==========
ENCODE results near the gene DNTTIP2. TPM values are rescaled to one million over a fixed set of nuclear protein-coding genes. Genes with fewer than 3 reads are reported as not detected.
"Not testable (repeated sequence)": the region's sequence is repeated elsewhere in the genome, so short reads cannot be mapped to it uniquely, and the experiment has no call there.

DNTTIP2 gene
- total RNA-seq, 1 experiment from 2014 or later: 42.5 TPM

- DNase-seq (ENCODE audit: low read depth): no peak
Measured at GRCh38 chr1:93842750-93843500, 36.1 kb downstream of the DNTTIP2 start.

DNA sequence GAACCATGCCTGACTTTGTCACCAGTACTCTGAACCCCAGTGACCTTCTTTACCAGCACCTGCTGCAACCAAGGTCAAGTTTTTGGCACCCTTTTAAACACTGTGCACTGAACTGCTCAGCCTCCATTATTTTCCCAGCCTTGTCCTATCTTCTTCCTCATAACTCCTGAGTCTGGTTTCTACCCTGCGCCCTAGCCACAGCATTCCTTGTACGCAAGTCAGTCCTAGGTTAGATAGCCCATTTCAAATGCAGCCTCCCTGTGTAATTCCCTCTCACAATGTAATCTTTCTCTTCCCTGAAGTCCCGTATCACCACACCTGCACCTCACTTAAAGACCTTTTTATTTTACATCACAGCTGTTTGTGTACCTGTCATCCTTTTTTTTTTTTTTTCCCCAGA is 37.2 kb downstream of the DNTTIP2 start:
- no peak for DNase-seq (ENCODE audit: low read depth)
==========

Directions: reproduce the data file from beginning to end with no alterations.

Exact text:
ENCODE results near the gene DNTTIP2. TPM values are rescaled to one million over a fixed set of nuclear protein-coding genes. Genes with fewer than 3 reads are reported as not detected.
"Not testable (repeated sequence)": the region's sequence is repeated elsewhere in the genome, so short reads cannot be mapped to it uniquely, and the experiment has no call there.

DNTTIP2 gene
- total RNA-seq, 1 experiment from 2014 or later: 42.5 TPM

- DNase-seq (ENCODE audit: low read depth): no peak
Measured at GRCh38 chr1:93842750-93843500, 36.1 kb downstream of the DNTTIP2 start.

DNA sequence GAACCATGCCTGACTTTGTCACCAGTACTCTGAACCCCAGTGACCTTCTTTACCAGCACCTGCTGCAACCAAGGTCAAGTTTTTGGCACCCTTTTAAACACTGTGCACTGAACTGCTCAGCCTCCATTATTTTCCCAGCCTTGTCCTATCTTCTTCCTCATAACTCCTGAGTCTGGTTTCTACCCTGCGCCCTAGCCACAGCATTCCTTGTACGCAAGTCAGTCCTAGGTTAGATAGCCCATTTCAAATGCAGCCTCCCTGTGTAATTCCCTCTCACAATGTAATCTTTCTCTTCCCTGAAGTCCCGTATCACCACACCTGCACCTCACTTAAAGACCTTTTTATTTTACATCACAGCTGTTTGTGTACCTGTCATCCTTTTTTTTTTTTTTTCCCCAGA is 37.2 kb downstream of the DNTTIP2 start:
- no peak for DNase-seq (ENCODE audit: low read depth)